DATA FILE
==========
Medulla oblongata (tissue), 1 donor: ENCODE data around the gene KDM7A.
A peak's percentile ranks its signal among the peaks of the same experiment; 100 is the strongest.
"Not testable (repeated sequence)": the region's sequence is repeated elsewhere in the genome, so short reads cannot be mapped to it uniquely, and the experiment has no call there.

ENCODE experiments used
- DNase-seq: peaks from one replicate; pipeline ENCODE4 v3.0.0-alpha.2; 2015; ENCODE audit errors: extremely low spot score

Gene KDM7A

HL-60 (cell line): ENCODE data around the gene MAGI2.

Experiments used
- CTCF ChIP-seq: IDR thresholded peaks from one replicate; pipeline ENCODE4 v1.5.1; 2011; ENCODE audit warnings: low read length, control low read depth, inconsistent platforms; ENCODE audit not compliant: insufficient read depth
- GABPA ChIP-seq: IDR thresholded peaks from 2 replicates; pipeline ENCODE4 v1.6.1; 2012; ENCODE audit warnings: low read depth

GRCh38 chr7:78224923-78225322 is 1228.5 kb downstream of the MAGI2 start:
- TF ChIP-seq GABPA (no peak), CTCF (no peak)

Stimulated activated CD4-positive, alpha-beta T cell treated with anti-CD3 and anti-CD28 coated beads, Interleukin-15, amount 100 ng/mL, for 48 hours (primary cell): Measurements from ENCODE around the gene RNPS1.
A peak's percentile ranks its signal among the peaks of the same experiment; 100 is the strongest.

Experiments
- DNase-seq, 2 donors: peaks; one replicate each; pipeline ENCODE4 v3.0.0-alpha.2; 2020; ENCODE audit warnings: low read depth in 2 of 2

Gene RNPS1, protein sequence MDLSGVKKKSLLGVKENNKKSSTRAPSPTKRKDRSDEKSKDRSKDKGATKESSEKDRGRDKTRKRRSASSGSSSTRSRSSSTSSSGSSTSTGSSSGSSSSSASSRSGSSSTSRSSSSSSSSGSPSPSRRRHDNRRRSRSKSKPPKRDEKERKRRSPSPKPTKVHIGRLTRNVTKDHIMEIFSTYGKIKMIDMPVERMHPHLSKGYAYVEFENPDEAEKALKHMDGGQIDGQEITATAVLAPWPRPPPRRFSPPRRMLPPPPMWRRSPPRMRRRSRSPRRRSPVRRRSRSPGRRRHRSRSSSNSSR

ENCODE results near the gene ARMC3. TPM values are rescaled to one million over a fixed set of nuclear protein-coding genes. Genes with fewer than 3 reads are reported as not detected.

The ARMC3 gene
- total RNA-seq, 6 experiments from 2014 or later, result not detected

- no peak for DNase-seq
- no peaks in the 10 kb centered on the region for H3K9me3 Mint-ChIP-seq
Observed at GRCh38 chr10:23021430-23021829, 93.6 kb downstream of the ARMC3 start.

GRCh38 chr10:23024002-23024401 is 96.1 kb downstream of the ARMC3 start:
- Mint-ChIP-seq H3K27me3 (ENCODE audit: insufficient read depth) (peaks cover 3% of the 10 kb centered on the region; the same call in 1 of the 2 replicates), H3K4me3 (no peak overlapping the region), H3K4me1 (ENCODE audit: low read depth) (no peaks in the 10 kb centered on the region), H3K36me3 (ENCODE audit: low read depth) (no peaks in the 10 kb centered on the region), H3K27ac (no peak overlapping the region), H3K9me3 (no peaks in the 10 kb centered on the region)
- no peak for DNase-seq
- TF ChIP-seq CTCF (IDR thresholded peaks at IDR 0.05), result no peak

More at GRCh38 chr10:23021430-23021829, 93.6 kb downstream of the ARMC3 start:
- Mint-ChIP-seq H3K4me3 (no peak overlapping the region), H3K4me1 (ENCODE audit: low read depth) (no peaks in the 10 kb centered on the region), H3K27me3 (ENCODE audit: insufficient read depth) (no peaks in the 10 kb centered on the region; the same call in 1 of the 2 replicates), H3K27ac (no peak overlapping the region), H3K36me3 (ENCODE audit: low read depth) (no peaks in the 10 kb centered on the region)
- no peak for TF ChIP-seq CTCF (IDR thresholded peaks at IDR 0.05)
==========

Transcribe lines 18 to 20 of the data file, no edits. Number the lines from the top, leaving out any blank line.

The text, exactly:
ENCODE results near the gene ARMC3. TPM values are rescaled to one million over a fixed set of nuclear protein-coding genes. Genes with fewer than 3 reads are reported as not detected.

The ARMC3 gene
- total RNA-seq, 6 experiments from 2014 or later, result not detected